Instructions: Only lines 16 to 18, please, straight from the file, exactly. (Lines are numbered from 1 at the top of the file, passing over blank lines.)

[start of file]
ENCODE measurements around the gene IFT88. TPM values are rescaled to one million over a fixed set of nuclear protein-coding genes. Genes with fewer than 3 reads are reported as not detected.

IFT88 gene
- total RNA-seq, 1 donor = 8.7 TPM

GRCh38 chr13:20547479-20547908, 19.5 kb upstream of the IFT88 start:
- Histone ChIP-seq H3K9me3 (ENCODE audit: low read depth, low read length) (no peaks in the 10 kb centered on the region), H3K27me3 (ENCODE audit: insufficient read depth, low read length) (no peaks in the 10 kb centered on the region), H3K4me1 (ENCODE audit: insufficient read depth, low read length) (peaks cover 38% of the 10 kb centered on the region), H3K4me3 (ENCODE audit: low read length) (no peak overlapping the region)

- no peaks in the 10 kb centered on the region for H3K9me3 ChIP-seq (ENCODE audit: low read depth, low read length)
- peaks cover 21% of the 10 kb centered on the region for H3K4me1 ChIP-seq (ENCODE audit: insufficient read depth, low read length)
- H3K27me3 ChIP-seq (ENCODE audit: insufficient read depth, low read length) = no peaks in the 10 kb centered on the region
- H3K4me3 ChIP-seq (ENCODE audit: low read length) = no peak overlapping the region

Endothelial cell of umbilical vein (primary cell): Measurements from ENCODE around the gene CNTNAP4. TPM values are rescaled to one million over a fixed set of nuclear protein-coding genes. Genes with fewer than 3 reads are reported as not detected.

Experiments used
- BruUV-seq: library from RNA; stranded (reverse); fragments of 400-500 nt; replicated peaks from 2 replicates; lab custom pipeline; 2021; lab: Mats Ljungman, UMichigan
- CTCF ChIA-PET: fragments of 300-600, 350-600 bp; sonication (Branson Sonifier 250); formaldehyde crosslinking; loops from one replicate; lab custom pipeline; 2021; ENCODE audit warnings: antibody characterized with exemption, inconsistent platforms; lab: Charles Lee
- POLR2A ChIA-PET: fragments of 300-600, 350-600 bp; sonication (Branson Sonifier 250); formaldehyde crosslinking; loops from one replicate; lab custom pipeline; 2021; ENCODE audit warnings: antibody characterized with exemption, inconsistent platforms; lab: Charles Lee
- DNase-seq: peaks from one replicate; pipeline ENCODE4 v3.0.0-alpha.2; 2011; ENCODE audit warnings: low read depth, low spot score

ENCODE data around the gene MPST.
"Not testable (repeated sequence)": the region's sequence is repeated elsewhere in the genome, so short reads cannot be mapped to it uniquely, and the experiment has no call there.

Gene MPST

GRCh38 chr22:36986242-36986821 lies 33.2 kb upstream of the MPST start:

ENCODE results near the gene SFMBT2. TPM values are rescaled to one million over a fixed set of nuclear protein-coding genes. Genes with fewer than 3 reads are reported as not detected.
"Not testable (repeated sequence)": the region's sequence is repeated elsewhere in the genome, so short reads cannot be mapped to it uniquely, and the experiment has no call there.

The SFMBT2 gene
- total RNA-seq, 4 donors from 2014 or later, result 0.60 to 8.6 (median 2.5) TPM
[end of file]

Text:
ENCODE data around the gene MPST.
"Not testable (repeated sequence)": the region's sequence is repeated elsewhere in the genome, so short reads cannot be mapped to it uniquely, and the experiment has no call there.

Gene MPST